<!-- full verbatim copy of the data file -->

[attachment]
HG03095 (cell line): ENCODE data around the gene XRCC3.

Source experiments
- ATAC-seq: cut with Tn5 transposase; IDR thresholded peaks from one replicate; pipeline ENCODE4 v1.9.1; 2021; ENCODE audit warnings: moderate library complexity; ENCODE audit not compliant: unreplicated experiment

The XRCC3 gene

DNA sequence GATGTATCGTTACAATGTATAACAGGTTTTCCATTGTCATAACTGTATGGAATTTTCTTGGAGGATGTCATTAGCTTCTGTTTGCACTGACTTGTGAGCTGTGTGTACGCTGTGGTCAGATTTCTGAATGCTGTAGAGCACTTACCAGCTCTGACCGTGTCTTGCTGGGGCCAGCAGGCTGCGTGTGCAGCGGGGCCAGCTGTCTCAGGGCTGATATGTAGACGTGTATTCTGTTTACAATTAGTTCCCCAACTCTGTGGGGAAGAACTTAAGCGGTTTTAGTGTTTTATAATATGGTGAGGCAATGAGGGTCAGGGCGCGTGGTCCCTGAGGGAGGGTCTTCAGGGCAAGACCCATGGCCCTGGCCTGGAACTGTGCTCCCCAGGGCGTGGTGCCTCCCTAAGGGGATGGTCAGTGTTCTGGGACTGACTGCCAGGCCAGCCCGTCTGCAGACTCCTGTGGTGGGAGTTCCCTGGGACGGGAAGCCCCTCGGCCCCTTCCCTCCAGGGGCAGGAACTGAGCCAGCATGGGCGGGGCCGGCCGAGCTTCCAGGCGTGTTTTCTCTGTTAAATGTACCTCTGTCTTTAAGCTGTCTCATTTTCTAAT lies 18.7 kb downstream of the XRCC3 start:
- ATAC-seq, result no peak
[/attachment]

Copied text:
HG03095 (cell line): ENCODE data around the gene XRCC3.

Source experiments
- ATAC-seq: cut with Tn5 transposase; IDR thresholded peaks from one replicate; pipeline ENCODE4 v1.9.1; 2021; ENCODE audit warnings: moderate library complexity; ENCODE audit not compliant: unreplicated experiment

The XRCC3 gene

DNA sequence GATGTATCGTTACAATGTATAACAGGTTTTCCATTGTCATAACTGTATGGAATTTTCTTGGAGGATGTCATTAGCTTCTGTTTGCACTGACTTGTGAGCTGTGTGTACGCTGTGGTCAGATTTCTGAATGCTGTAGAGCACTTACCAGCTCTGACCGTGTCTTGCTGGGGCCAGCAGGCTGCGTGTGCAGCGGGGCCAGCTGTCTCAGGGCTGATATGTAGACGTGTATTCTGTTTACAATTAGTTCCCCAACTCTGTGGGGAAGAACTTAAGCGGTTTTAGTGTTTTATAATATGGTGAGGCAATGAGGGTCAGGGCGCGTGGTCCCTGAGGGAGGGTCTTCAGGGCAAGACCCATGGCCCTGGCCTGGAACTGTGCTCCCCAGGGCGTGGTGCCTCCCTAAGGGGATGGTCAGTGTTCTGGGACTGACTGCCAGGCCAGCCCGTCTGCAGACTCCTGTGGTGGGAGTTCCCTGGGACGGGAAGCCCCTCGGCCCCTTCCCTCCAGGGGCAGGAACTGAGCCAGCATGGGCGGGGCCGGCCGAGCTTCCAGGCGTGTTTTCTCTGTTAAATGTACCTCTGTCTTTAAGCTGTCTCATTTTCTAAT lies 18.7 kb downstream of the XRCC3 start:
- ATAC-seq, result no peak